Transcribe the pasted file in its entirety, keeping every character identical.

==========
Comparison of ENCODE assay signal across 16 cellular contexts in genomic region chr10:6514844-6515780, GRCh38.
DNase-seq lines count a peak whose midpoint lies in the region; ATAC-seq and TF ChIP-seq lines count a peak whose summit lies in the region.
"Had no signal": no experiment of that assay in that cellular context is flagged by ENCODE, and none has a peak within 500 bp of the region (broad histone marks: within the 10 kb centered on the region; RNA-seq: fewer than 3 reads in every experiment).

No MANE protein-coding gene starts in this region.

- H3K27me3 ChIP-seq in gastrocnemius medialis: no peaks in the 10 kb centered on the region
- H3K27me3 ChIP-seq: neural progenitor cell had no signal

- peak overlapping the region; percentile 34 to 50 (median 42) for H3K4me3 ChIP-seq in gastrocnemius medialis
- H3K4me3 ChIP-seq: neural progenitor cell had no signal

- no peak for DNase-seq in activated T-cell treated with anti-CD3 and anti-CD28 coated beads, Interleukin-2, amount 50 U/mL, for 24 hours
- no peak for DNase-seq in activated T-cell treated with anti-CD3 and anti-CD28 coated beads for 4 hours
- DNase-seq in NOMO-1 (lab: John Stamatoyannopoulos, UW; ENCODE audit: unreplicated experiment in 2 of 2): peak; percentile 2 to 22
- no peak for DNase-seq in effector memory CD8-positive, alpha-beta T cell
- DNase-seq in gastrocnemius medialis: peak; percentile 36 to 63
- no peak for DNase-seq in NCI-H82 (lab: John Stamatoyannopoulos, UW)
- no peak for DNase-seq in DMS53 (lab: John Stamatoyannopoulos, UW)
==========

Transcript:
Comparison of ENCODE assay signal across 16 cellular contexts in genomic region chr10:6514844-6515780, GRCh38.
DNase-seq lines count a peak whose midpoint lies in the region; ATAC-seq and TF ChIP-seq lines count a peak whose summit lies in the region.
"Had no signal": no experiment of that assay in that cellular context is flagged by ENCODE, and none has a peak within 500 bp of the region (broad histone marks: within the 10 kb centered on the region; RNA-seq: fewer than 3 reads in every experiment).

No MANE protein-coding gene starts in this region.

- H3K27me3 ChIP-seq in gastrocnemius medialis: no peaks in the 10 kb centered on the region
- H3K27me3 ChIP-seq: neural progenitor cell had no signal

- peak overlapping the region; percentile 34 to 50 (median 42) for H3K4me3 ChIP-seq in gastrocnemius medialis
- H3K4me3 ChIP-seq: neural progenitor cell had no signal

- no peak for DNase-seq in activated T-cell treated with anti-CD3 and anti-CD28 coated beads, Interleukin-2, amount 50 U/mL, for 24 hours
- no peak for DNase-seq in activated T-cell treated with anti-CD3 and anti-CD28 coated beads for 4 hours
- DNase-seq in NOMO-1 (lab: John Stamatoyannopoulos, UW; ENCODE audit: unreplicated experiment in 2 of 2): peak; percentile 2 to 22
- no peak for DNase-seq in effector memory CD8-positive, alpha-beta T cell
- DNase-seq in gastrocnemius medialis: peak; percentile 36 to 63
- no peak for DNase-seq in NCI-H82 (lab: John Stamatoyannopoulos, UW)
- no peak for DNase-seq in DMS53 (lab: John Stamatoyannopoulos, UW)